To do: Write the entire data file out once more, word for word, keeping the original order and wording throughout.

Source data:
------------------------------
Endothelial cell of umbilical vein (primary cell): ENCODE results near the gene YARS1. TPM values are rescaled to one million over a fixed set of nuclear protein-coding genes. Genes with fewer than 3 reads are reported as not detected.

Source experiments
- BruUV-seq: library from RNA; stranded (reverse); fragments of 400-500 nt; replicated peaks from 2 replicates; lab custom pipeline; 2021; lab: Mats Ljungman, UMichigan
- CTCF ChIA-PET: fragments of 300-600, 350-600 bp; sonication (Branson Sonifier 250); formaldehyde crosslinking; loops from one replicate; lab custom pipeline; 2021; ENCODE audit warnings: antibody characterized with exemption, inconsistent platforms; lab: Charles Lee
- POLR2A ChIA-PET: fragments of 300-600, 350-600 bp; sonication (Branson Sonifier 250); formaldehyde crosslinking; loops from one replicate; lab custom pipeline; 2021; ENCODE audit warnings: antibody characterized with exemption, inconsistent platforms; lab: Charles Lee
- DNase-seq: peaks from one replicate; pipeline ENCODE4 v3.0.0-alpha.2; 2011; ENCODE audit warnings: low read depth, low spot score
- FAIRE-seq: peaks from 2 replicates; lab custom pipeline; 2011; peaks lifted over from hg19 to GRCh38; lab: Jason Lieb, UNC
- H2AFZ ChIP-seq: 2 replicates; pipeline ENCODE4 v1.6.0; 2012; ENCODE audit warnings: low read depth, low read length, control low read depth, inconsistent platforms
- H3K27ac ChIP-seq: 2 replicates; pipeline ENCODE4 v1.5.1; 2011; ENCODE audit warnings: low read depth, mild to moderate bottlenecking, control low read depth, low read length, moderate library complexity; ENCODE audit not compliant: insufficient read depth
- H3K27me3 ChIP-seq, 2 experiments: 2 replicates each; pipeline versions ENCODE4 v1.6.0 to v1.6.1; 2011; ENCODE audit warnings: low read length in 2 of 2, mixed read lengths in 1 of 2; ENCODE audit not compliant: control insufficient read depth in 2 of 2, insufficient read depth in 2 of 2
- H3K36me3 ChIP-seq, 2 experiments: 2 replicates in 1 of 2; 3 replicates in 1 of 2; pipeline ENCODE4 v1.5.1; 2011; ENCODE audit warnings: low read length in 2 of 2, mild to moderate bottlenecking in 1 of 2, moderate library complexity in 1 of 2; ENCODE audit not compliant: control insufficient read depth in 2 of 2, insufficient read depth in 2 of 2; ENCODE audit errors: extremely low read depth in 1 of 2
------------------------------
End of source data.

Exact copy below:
Endothelial cell of umbilical vein (primary cell): ENCODE results near the gene YARS1. TPM values are rescaled to one million over a fixed set of nuclear protein-coding genes. Genes with fewer than 3 reads are reported as not detected.

Source experiments
- BruUV-seq: library from RNA; stranded (reverse); fragments of 400-500 nt; replicated peaks from 2 replicates; lab custom pipeline; 2021; lab: Mats Ljungman, UMichigan
- CTCF ChIA-PET: fragments of 300-600, 350-600 bp; sonication (Branson Sonifier 250); formaldehyde crosslinking; loops from one replicate; lab custom pipeline; 2021; ENCODE audit warnings: antibody characterized with exemption, inconsistent platforms; lab: Charles Lee
- POLR2A ChIA-PET: fragments of 300-600, 350-600 bp; sonication (Branson Sonifier 250); formaldehyde crosslinking; loops from one replicate; lab custom pipeline; 2021; ENCODE audit warnings: antibody characterized with exemption, inconsistent platforms; lab: Charles Lee
- DNase-seq: peaks from one replicate; pipeline ENCODE4 v3.0.0-alpha.2; 2011; ENCODE audit warnings: low read depth, low spot score
- FAIRE-seq: peaks from 2 replicates; lab custom pipeline; 2011; peaks lifted over from hg19 to GRCh38; lab: Jason Lieb, UNC
- H2AFZ ChIP-seq: 2 replicates; pipeline ENCODE4 v1.6.0; 2012; ENCODE audit warnings: low read depth, low read length, control low read depth, inconsistent platforms
- H3K27ac ChIP-seq: 2 replicates; pipeline ENCODE4 v1.5.1; 2011; ENCODE audit warnings: low read depth, mild to moderate bottlenecking, control low read depth, low read length, moderate library complexity; ENCODE audit not compliant: insufficient read depth
- H3K27me3 ChIP-seq, 2 experiments: 2 replicates each; pipeline versions ENCODE4 v1.6.0 to v1.6.1; 2011; ENCODE audit warnings: low read length in 2 of 2, mixed read lengths in 1 of 2; ENCODE audit not compliant: control insufficient read depth in 2 of 2, insufficient read depth in 2 of 2
- H3K36me3 ChIP-seq, 2 experiments: 2 replicates in 1 of 2; 3 replicates in 1 of 2; pipeline ENCODE4 v1.5.1; 2011; ENCODE audit warnings: low read length in 2 of 2, mild to moderate bottlenecking in 1 of 2, moderate library complexity in 1 of 2; ENCODE audit not compliant: control insufficient read depth in 2 of 2, insufficient read depth in 2 of 2; ENCODE audit errors: extremely low read depth in 1 of 2